Microsoft Office Tutorials and References
In Depth Information
Setting up the supporting worksheet
The Top Regions table uses formulas to return region names and
scores from some external database. This could be an OLAP or
relational database, or even a spreadsheet database. If these
formulas run out of data, they must return a value that other
formulas can recognize. Here, the formulas return #N/A. But they
could return null strings, “xxx”, or whatever.
The sequence numbers beginning in cell A7
count the number of rows of data in the current
table. Cell A7 contains the value 1. Cell A8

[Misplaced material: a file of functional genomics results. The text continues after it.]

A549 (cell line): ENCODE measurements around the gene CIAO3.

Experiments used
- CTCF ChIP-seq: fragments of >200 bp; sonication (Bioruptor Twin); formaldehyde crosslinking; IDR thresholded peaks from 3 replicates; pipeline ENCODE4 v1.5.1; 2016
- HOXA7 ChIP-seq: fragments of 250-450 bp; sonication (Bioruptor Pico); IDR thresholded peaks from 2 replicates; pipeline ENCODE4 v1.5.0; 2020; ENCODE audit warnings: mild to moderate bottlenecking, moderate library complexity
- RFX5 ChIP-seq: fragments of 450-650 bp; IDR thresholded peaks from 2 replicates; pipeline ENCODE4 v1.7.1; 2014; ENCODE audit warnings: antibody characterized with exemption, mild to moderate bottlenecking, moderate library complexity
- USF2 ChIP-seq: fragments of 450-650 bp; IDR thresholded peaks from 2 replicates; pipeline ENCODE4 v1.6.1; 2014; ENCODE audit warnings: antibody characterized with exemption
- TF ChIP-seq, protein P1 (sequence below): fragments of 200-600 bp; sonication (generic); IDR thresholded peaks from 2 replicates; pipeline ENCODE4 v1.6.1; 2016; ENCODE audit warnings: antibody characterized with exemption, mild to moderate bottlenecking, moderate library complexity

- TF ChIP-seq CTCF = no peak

contains this formula:
Top Regions
# e i n e
1 New York
193
2 Calif ornia
179
3 Kansas
165
4 Alabama
161
A
B
C
=A7+IF(ISERROR(C8),0,1)
1
2
3
4
5
6
7
8
9
10
11
12
13
14
15
16
17
DataRows
5
MaxRows
4
The formula is copied down the remainder of
column A.
UseRows
4
Top Regions
#
Region
Score
1 New York
193
This column is useful, because its largest
value tells us the maximum number of regions
available. Cell C1 returns this value with the
formula: =MAX(A6:A17)
2 California
179
3 Kansas
165
4 Alabama
161
5 Montana
157
5
#N/A
#N/A
5
#N/A
#N/A
5
#N/A
#N/A
Cell C2 contains a manually entered value,
which specifies the maximum number of rows
of data that we have room for in our dashboard report.
5
#N/A
#N/A
5
#N/A
#N/A
Cell C3, named UseRows, contains the formula:
=MIN(MaxRows,DataRows)
The formula says that the final table can contain the maximum
number of rows we’ve specified, or the number of rows of data
available, whichever is less.
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